Grant Olson .... craft service
Dennis Park .... assistant accountant
Julie Pitkanen .... script supervisor
Teresa Skinner .... associate: Wildwood
Bob Waits .... assistant: to Mr. Sutherland
Rusty Warren .... production accountant
 
Crew verified as complete


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Additional Details

Also Known As:
Runtime:
124 min
Country:
Language:
Color:
Color (Technicolor)
Aspect Ratio:
1.85 : 1 See more »
Sound Mix:

Did You Know?

Trivia:
Robert Redford decided to do the film because the story's family reminded him of his own in the way it talked around issues.See more »
Goofs:
Continuity: When Karen and Conrad at the restaurant, the straw in Karen hands starts unwrapped, then becomes wrapped, and then suddenly jumps into the Coke.See more »
Quotes:
Conrad "Con" Jarrett:Anyway.
Jeannine:Hm, what?
Conrad "Con" Jarrett:Oh just anyway. It's a conversation starter.
Jeannine:Hm, catchy.
Conrad "Con" Jarrett:I knew you'd like it, I've been working on it all day.
See more »
Movie Connections:
Soundtrack:
(I Never Promised You A) Rose GardenSee more »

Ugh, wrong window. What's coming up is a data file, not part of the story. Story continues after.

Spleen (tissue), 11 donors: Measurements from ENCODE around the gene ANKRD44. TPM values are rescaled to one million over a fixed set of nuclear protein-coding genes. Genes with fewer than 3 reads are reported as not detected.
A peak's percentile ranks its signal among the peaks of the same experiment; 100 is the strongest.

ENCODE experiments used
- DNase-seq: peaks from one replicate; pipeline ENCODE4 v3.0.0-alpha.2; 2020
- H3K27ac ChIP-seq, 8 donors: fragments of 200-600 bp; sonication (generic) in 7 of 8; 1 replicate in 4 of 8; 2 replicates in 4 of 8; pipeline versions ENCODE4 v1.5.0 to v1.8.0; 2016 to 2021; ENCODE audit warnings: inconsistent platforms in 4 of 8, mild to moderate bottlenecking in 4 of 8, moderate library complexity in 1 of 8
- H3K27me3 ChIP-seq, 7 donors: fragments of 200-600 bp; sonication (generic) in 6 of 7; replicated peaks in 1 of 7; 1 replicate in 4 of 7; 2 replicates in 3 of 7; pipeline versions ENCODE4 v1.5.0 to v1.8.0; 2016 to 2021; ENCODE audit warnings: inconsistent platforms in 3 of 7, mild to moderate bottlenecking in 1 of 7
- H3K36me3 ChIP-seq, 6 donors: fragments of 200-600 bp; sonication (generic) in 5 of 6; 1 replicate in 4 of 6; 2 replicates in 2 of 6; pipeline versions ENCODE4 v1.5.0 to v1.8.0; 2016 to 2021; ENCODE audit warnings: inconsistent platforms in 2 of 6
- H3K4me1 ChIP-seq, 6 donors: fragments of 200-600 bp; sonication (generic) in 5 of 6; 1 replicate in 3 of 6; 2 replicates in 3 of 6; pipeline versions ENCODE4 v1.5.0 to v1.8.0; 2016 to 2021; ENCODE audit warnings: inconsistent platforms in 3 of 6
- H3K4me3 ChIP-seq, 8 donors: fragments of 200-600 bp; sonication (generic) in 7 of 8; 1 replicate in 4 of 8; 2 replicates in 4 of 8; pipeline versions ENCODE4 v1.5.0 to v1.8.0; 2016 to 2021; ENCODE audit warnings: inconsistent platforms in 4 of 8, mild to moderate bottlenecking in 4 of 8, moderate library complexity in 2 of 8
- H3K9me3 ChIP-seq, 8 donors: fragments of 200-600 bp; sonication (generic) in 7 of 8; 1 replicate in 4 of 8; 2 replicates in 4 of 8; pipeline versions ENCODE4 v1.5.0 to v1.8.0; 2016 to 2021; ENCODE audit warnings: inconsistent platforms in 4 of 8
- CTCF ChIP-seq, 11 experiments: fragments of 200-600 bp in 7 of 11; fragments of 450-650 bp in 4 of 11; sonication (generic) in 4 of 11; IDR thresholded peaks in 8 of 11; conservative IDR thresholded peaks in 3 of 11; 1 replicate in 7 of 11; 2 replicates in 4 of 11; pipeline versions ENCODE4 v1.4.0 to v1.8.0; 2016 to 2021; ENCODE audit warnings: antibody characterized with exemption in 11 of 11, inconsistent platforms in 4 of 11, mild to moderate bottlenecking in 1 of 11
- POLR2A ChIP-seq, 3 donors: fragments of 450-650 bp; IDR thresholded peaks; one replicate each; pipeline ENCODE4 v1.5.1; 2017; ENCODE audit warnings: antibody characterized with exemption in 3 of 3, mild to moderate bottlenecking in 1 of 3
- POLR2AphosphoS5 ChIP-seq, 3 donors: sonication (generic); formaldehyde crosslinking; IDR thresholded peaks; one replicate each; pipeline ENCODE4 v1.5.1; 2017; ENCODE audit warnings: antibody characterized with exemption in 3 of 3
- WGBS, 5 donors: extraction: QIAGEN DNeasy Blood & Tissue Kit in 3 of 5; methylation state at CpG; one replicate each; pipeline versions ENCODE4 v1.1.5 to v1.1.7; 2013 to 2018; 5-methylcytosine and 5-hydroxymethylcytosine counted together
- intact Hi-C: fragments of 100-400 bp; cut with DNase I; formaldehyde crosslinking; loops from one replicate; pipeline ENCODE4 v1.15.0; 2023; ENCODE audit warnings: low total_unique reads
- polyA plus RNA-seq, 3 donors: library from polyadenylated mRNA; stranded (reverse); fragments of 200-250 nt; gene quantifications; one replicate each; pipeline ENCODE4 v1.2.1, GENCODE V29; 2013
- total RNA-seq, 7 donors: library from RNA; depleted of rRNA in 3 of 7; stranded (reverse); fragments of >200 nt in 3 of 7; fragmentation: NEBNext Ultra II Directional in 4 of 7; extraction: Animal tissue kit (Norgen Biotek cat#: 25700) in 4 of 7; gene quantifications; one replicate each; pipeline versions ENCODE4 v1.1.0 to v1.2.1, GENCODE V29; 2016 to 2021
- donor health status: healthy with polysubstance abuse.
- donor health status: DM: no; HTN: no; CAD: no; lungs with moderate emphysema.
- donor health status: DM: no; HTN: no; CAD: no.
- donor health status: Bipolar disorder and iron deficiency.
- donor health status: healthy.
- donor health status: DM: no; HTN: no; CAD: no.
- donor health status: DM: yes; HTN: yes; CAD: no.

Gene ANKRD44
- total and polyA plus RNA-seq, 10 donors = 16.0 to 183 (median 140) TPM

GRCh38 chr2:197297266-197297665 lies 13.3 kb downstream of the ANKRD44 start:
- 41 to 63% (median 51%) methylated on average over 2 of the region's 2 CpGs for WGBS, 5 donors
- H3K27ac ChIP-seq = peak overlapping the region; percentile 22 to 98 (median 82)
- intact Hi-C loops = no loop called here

FAQ

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66 out of 83 people found the following review useful.
Beautiful script, characters, and flawless filmmaking. A movie not to forget. **** (out of four), 29 May 2001



As an aspiring screenwriter myself, I envy Alvin Sargent, the mastermind behind the script of the Academy Award winning 1980 drama "Ordinary People." Based on the equally as heartbreaking novel by Judith Guest, "Ordinary People" flawlessly captures all aspects of great cinema. The scenes have the perfect timing; the performances are vividly descriptive and entirely convincing; the direction is efficacious and focused. The filmmaker's never pretend that this movie is easy to watch, but they sure do produce an emotional and mental response from the viewer.

"Ordinary People" launched Timothy Hutton's career, rewarding him with an Oscar. It's too bad his career as an actor seems to be traveling downhill. Although his award was for best actor in a supporting role, he is truly the center of the movie. Hutton plays Conrad Jarrett, the son of Calvin (Donald Sutherland) and Beth (Mary Tyler Moore). The Jarretts are recovering over various recent disasters. They lost their first born son to an accident, for which Conrad blames himself. His grief eventually provokes a failed suicide attempt.

As the movie opens, we meet the family. We never witness Conrad's suicide attempt, the preceding family death, nor do we see anything than happens during his hospital stay. "Ordinary People" knows exactly where to start and what to show. It leaves a great deal to our imagination. It gives us freedom to put ourselves in the character's shoes. This is a realistic portrayal of a crippled family trying to mend with problems.